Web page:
It’s always important that we check our intentions, and ensure we remain sincere in our actions. When we become proud and the arrogance within us starts settling in, this is often an indication that we are not being sincere. It must be remembered that sincerity (إخلاص) must the foundation of everything we do in our lives, from worshipping God, to giving charity, to undertaking any virtuous deed.

In Surah Hud of the Holy Quran, Prophet Shuayb, who was known as the ‘orator of the Prophets’, calls the people to God whilst denouncing them for their economic corruption (verses 84-85). We see Prophet Shuayb compassionately remind the people of Madiyan of their responsibility to God first and foremost, and then their rights to the people.

He says: “O my people, worship God…” and then he tells them: “Do not give short measure and weight”. Throughout the verses, Prophet Shuayb beautifully intertwines the call for justice and fairness with the call towards Monotheism, reminding the people that God is merciful and insists on creating an economic structure that is fair.

To end, every school of thought in Islamic theology recognizes the importance of Enjoining Good and Forbidding Evil. This is a command from God, and in the Qur’an, we are told just how important this duty is (31:17). There is a level of diligence required to ensure our activism remains in accordance with our religious principles.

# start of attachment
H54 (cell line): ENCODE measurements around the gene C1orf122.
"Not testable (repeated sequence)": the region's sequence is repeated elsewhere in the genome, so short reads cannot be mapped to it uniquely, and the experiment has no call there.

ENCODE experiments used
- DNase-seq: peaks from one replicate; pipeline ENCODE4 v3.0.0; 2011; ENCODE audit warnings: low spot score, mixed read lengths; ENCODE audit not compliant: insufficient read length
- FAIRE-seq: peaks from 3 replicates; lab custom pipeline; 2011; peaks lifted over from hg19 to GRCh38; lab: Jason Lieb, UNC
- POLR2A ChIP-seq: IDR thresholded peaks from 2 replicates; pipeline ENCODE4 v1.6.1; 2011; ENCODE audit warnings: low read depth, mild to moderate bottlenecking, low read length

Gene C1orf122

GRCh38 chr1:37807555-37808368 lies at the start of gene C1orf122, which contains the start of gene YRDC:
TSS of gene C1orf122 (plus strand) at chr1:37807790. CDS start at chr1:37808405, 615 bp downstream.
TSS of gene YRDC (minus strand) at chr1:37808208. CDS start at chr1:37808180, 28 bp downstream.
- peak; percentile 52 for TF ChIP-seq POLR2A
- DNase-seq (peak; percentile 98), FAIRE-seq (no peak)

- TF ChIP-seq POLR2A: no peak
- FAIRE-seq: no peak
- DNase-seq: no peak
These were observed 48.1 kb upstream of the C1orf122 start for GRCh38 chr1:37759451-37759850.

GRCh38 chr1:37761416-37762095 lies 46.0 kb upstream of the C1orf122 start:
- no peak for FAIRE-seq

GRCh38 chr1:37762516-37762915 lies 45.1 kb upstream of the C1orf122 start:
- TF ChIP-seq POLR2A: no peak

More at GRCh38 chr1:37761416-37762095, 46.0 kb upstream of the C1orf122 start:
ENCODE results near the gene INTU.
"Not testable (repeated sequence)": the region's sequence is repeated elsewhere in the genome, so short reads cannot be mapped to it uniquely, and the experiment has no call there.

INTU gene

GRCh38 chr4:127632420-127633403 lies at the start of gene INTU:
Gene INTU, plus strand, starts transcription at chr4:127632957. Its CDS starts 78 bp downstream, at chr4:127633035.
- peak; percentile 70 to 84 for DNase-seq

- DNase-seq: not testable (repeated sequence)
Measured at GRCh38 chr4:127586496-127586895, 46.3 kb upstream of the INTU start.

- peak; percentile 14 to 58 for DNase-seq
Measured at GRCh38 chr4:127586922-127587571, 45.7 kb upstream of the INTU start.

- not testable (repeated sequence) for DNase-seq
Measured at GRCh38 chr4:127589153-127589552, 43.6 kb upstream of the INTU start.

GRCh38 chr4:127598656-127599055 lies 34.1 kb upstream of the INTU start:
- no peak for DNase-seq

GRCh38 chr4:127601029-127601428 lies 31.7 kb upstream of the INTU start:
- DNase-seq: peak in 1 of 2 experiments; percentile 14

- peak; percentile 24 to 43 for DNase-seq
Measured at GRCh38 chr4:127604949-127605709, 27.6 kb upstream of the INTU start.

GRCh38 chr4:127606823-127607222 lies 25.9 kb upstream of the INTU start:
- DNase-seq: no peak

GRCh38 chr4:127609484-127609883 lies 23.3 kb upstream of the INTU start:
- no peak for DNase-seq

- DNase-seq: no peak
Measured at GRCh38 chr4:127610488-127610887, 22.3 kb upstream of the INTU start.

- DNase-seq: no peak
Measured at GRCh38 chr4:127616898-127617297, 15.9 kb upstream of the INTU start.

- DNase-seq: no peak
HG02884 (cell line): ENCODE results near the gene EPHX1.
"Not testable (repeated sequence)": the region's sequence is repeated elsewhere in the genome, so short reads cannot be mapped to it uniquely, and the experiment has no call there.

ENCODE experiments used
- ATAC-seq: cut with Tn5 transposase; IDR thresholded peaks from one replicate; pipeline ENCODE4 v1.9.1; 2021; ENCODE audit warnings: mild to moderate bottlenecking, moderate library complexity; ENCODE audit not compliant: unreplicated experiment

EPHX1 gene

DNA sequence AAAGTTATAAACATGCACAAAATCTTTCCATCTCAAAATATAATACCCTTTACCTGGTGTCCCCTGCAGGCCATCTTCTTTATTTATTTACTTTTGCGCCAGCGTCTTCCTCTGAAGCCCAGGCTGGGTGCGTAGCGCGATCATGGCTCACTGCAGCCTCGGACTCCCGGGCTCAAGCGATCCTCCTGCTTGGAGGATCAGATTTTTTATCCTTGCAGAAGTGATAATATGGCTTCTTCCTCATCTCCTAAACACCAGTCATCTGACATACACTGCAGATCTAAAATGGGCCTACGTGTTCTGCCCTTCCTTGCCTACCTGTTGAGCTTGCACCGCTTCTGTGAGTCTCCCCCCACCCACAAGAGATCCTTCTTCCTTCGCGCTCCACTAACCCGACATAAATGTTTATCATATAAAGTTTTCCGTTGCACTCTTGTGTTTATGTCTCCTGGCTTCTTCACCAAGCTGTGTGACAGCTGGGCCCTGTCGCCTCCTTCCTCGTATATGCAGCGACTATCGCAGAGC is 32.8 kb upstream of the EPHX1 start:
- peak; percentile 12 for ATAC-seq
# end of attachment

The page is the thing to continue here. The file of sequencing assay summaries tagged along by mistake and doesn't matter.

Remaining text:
This includes making sure a cause we support isn’t a publicity stunt that will bring harm to our faith or the wider Muslim community, or a movement designed to weaken our divine laws. Of late, many groups under the guise of social justice have sought to normalize that which is antithetical to the religion of Islam, and unfortunately, many Muslim organizations and personalities have formed alliances with those groups.

When exploring activism from an Islamic paradigm, we have to understand what constitutes as ‘good’ and ‘evil’ in Islam. Although we may have the purest of intentions, we cannot enjoin good or forbid evil without recognizing what this means – this requires Muslim activists to dedicate more time to seeking knowledge and learning the basics of Islamic jurisprudence, not only will this strengthen our Islamic work, but also prevent us from [knowingly or unknowingly] violating God’s laws.

For example, over the last few years, several Muslims in the West have been actively supporting the LGBTQ+ lobby and endorsing their projects and causes. Whilst we can agree that no human being deserves to be harmed, this does not mean we must support and defend all that they stand for, especially anything that is specifically prohibited in Islam.

The ubiquity of moral relativism in this day and age has led to man dismissing his commitment to moral principles. While society has proven incapable of maintaining biological and spiritual paradigms, Islam’s morality remains absolute and it is clear what Islam says about homosexuality.

As Muslim activists, despite the pressure we can often face, it is necessary that we remember the centrality of God in our work and the Quranic concept of justice.